According to the 2015 Global TB report, Tuberculosis remains a major global health problem while 9.6 million people developed TB and 1.5 million died from the disease. In sub-Saharan Africa, Tuberculosis (TB) is still a great challenge to public health. Nigeria remains one of the 22 high burden countries (HBC) that accounts about 80% of the world’s TB cases. From the National TB Prevalence Survey 2012, the prevalence and incidence rates of all forms of TB in 2012 are much higher than previously estimated by World Health Organization (WHO) for the same year. While "the prevalence rate now stands at 322 per 100,000 populations; the incidence rate is 338 per 100,000 populations, indicating an actual rate of TB case detection in Nigeria at approximately 17%. "Similarly, "the National survey on KAP showed ≤ 29% awareness of TB in the population. " "The 2010 National DR-TB prevalence survey report also revealed a prevalence of 2.9% among new cases of TB and 14.3% among previously treated cases. " "In 2005, Federal Ministry of Health (FMOH) estimated a total of 23,640 health facilities in Nigeria of which 85.8% are primary health care facilities, 14% secondary and 0.2% tertiary. 38% of these facilities are owned by the private sector, which provides 60% of health care in the country. By the end of 2013, Nigeria has an estimated population of 167 million with 5,389 directly observation of treatment (DOT) centers, 1,602 AFB microscopy Laboratories, 87 GeneXpert MTB/RIF sites and 1,004 Anti-Retroviral Therapy (ART) centers across the country. "
"Most TB transmissions occur between the onset of coughing and initiation of treatment ". Early diagnosis and prompt effective therapy represent the key elements in controlling the disease. Thus "diagnosis and treatment delay of TB is significant to disease prognosis and may result in more extensive disease and more complications, which leads to an increased period of infectivity in the community and higher mortality , ".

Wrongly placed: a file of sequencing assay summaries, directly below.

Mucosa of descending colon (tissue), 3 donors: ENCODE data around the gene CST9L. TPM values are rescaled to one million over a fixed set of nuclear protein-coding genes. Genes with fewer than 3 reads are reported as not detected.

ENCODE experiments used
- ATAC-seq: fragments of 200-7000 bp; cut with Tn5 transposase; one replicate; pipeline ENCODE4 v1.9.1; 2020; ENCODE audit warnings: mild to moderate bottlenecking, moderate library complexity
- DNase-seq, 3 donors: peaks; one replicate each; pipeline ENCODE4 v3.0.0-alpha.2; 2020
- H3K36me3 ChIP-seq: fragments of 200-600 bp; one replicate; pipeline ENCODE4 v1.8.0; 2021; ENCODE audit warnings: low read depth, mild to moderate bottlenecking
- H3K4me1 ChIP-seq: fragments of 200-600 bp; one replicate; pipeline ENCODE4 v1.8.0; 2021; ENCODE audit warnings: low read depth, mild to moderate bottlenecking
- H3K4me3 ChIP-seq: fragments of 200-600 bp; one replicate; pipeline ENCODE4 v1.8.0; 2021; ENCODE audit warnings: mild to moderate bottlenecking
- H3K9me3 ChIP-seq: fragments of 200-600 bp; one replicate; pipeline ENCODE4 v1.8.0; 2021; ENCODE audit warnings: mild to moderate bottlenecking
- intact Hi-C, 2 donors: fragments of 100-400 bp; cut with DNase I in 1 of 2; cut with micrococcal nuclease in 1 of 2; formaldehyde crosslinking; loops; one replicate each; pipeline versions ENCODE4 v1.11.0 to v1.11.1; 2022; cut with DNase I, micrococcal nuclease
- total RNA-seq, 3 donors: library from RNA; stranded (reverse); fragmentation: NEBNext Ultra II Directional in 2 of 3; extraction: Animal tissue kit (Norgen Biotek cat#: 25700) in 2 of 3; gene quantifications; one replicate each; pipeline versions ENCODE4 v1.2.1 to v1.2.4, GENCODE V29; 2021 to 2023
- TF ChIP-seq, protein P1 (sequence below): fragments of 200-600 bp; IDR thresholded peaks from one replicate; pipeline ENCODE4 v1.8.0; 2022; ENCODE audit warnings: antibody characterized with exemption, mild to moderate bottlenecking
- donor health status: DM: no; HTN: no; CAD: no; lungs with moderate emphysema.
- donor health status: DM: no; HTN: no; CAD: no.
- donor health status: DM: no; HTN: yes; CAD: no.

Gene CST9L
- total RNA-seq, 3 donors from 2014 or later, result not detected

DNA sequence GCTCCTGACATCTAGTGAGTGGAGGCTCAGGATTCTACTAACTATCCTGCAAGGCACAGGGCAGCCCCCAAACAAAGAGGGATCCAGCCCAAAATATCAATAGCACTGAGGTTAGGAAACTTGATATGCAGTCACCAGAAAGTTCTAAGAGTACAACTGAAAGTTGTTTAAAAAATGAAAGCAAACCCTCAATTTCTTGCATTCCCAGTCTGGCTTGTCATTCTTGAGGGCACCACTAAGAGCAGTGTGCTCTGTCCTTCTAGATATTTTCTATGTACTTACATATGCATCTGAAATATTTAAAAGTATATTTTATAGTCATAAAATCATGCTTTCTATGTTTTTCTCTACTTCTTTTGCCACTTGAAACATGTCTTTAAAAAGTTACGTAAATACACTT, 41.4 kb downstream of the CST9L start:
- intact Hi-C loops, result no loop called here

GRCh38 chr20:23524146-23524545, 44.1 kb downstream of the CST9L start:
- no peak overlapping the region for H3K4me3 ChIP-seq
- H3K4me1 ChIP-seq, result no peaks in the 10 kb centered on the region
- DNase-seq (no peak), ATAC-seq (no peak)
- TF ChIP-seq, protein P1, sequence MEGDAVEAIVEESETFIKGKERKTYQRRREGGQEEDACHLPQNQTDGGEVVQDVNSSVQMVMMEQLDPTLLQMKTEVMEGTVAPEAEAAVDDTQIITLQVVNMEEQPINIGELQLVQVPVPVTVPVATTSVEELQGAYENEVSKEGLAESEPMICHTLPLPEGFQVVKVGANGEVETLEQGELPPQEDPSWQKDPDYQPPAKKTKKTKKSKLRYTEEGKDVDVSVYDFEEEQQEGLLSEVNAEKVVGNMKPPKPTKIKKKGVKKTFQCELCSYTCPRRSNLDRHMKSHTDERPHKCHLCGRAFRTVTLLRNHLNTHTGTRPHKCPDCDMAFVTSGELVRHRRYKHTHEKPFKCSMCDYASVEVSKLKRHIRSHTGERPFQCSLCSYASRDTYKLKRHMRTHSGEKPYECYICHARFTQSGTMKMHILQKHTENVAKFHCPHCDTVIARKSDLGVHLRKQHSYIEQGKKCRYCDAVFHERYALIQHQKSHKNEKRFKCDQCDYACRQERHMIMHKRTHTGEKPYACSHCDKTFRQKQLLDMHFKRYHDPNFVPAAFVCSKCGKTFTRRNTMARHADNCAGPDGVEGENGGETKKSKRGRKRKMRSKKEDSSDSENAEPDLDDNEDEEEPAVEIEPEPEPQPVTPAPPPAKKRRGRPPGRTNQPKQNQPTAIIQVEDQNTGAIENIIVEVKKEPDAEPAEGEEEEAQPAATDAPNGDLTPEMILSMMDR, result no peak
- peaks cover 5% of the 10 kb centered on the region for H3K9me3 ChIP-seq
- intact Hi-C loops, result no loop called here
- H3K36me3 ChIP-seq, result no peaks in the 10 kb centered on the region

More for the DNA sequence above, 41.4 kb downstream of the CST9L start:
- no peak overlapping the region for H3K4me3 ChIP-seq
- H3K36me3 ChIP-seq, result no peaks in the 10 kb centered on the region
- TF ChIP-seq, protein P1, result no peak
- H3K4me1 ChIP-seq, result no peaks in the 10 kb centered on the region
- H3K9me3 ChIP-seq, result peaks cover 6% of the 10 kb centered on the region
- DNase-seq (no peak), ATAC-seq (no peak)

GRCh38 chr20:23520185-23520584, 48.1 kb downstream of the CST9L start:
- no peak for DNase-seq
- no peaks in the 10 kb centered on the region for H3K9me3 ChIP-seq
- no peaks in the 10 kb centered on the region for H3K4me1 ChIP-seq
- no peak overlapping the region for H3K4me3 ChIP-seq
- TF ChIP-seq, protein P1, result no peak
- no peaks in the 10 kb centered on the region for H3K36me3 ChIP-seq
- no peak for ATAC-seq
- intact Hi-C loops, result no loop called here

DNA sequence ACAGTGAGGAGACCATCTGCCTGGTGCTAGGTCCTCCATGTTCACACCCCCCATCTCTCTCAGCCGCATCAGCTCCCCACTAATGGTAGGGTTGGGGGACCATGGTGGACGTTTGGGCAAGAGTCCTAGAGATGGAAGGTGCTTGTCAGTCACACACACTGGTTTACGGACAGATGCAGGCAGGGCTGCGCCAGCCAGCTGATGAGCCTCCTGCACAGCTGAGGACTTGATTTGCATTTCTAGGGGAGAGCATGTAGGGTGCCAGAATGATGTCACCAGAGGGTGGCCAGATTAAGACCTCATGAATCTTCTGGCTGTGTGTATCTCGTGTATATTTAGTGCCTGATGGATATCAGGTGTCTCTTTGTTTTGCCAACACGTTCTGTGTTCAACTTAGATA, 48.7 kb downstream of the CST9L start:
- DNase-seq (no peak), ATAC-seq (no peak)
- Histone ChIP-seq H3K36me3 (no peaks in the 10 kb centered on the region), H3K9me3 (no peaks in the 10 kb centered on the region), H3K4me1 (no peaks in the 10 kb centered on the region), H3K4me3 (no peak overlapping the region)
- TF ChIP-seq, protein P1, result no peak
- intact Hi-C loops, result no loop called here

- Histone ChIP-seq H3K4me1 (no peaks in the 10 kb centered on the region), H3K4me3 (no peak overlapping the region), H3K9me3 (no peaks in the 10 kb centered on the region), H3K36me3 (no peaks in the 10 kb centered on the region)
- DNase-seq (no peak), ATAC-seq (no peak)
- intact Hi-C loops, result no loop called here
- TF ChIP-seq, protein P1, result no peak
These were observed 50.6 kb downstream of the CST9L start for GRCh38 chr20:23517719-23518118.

Despite the adoption of "WHO policy document on TB infection control by Nigeria in 2008 that describes the managerial, administrative, environmental and respiratory protection controls in healthcare facilities ", there is "weak implementation of specific recommendations for TB-IC at most TB and HIV care settings ".Cases of "susceptible TB and multidrug-resistant tuberculosis (MDR-TB) are being generated by transmission in overcrowded and poorly ventilated clinic waiting areas ". Many "HIV-co-infected clients in high-burden settings are also at risk for infection and re-infection, in addition to other patients’ relatives, health care workers and staff of other facilities ".
As part of efforts to reduce health system delays, the NTBLCP in 2014 adopted and piloted the implementation of the FAST strategy at selected healthcare facilities with a focused approach to reducing TB or DR-TB transmission in outpatient and inpatient healthcare settings. FAST stands for Finding, Actively, Separating, and Treating. FAST focuses health care workers on the most important administrative TB transmission control intervention: effective TB treatment reduces TB spread rapidly, even before sputum smear and culture turn negative.
Implementing FAST will also contribute to intensified case findings at General medical settings (Outpatient departments, HIV/ ART clinics) where the focus is finding patients with unsuspected infectious TB and at TB settings where patients are already diagnosed with TB and the focus is finding patients with drug resistant TB in order to provide effective therapy and rapidly stop spread.
This study is aimed at describing the process of FAST implementation and its effect on reduction of time to diagnosis of TB and enrollment for care at tertiary Health care facilities.
Based on State specific TB and HIV burden, convenient sampling was used to select 1 state from each of the 6 geo-political zones of the Federation (Abia, Akwa-Ibom, Benue, Kaduna, Taraba and Osun). Two facilities that provide TB, HIV/ART care services from each of these 6 states were then included to implement the pilot FAST strategy.